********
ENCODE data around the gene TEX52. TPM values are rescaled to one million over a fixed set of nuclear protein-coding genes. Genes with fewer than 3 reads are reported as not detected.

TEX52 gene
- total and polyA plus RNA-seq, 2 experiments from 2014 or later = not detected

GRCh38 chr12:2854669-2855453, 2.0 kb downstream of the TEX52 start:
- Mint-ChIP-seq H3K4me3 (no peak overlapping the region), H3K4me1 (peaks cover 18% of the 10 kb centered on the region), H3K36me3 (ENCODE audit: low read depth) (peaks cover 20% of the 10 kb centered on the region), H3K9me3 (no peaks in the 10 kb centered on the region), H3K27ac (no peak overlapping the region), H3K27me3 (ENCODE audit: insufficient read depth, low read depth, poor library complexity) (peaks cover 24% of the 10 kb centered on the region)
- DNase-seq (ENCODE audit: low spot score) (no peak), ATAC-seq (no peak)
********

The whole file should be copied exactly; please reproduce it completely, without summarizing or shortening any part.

ENCODE data around the gene TEX52. TPM values are rescaled to one million over a fixed set of nuclear protein-coding genes. Genes with fewer than 3 reads are reported as not detected.

TEX52 gene
- total and polyA plus RNA-seq, 2 experiments from 2014 or later = not detected

GRCh38 chr12:2854669-2855453, 2.0 kb downstream of the TEX52 start:
- Mint-ChIP-seq H3K4me3 (no peak overlapping the region), H3K4me1 (peaks cover 18% of the 10 kb centered on the region), H3K36me3 (ENCODE audit: low read depth) (peaks cover 20% of the 10 kb centered on the region), H3K9me3 (no peaks in the 10 kb centered on the region), H3K27ac (no peak overlapping the region), H3K27me3 (ENCODE audit: insufficient read depth, low read depth, poor library complexity) (peaks cover 24% of the 10 kb centered on the region)
- DNase-seq (ENCODE audit: low spot score) (no peak), ATAC-seq (no peak)